Conference committee on heroin bill will consider reopening the budget for $10M treatment provisions
03/12/2015 05:15 AM
After weeks of informal discussions on how to address Kentucky’s heroin epidemic, the state Senate and House formed a conference committee on Wednesday in hopes of overcoming policy divides and drafting a compromise before adjourning sine die March 24.
The group will have a new provision to consider as the House amended Senate Bill 192, the anti-heroin legislation, to include $10 million in the next fiscal year for a variety of treatment options, such as funding for community mental health centers, neonatal abstinence syndrome and antagonists like Vivitrol, which blocks opioid receptors to curb heroin cravings for up to four weeks.
House Majority Caucus Chairwoman Sannie Overly said the appropriations reflect parts of SB 192 funded in the next biennium through savings from 2011 penal reforms.
“The only change would be to advance treatment so that we can start to help Kentuckians save lives now,” Overly, D-Paris, said before the House passed Senate Bill 192 98-0.
Rep. John Tilley said Gov. Steve Beshear has identified $10 million in the budget that can fund treatment options, and the chairman of the House Judiciary Committee said those figures would be released soon.
He doesn’t expect the Senate to be caught off-guard by the proposal to reopen the current budget.
Tilley, D-Hopkinsville, said he has privately pushed for immediate aid to treatment programs and tools. He broke his public silence on the topic during a judiciary hearing on SB 192 Tuesday.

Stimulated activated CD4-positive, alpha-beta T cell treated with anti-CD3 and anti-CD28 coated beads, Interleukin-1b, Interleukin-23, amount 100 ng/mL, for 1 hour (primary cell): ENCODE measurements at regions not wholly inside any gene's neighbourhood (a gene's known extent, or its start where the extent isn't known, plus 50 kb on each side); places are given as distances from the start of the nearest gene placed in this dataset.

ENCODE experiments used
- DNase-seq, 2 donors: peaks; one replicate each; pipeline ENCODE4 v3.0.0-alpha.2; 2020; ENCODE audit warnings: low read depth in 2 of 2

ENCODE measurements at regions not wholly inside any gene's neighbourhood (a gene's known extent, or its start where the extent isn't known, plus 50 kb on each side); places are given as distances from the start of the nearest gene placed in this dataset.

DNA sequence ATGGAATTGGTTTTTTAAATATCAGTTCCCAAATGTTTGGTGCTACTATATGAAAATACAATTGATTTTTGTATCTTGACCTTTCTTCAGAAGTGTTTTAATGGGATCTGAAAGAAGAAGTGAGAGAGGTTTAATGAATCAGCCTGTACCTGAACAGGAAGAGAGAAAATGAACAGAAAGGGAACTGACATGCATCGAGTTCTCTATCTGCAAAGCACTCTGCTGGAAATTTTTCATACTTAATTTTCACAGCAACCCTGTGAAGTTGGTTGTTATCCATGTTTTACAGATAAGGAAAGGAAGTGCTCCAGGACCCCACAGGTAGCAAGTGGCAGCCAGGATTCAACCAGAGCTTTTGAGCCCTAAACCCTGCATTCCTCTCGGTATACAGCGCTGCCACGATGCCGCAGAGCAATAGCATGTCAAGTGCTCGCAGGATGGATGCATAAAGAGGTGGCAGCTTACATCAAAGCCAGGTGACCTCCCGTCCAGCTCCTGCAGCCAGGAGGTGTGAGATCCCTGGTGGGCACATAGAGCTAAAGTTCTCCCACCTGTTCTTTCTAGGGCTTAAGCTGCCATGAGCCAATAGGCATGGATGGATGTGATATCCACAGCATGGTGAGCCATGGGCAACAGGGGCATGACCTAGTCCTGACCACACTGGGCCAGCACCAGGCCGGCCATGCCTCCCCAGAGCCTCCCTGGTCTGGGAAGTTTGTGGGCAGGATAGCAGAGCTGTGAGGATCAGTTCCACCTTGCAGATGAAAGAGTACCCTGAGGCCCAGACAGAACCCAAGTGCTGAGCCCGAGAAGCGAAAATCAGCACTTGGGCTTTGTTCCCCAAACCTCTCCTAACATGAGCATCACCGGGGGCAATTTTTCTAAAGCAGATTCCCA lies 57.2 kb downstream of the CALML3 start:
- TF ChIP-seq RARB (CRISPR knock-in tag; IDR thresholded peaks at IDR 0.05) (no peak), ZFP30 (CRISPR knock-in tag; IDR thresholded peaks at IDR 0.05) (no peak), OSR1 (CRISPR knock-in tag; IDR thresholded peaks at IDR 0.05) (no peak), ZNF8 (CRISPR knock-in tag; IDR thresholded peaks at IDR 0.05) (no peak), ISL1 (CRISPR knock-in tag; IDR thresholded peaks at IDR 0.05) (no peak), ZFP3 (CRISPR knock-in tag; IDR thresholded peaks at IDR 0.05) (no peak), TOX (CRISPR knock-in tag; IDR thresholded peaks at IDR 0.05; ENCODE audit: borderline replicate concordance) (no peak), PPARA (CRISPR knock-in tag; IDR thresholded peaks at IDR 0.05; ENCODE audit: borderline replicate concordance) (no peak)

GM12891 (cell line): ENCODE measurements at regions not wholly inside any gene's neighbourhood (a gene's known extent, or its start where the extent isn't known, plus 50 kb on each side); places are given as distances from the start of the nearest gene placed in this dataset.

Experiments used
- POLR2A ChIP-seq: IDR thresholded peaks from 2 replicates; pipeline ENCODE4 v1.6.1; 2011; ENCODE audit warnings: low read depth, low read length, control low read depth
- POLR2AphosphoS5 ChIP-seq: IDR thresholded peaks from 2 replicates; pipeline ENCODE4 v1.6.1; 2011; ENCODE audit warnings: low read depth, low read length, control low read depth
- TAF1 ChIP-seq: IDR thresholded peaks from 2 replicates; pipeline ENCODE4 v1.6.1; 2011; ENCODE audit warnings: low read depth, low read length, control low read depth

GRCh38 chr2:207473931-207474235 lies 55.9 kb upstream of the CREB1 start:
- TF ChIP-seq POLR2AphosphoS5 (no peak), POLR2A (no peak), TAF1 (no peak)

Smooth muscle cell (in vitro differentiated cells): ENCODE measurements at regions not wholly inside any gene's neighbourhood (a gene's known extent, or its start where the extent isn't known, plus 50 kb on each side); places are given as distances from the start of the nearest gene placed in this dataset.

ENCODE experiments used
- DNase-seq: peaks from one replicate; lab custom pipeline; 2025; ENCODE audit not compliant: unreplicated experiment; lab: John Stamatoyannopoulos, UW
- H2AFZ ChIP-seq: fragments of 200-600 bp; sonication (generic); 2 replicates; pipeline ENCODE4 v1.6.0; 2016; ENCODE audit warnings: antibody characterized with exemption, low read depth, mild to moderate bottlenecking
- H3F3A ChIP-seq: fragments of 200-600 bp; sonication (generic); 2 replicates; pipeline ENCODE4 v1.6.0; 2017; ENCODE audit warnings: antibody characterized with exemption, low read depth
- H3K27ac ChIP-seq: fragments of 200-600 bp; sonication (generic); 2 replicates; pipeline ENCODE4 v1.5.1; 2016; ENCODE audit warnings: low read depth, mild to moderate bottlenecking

The state’s heroin problem “can’t wait,” he told reporters after the House adjourned.
“I’ve said several times during the workgroups I think we need to find some money and I would hope our leaders could do that,” he said, adding his belief that the $10 million proposal will be “well received” by the Senate. “I did not say that publicly. I didn’t think that was fair.”
Sen. Whitney Westerfield, chairman of the Senate Judiciary Committee, said he doesn’t question how SB 192 proposes to distribute the $10 million after speaking with Tilley and Overly, but he and other senators involved in talks thus far want to know the funding source.
One of the major spending proposals — $1.3 million for neonatal abstinence syndrome — would go hand-in-hand with a bill he’s sponsoring that would improve treatment access for pregnant women.
“I think that’s a very worthy place to spend some money,” said Westerfield, R-Hopkinsville. “I just want to make sure we’ve actually got it.”
“… Is this actual, real money that we’ve got sitting in a pot somewhere and in an account somewhere that we can spend, or is it sort of ephemeral, it might be there, it might be savings or we’re finding, we’re estimating it here? I’d be more excited about it if I knew there were $10 million sitting in a bank that we can spend for sure.”
Reopening the budget has precedence this session, Tilley said.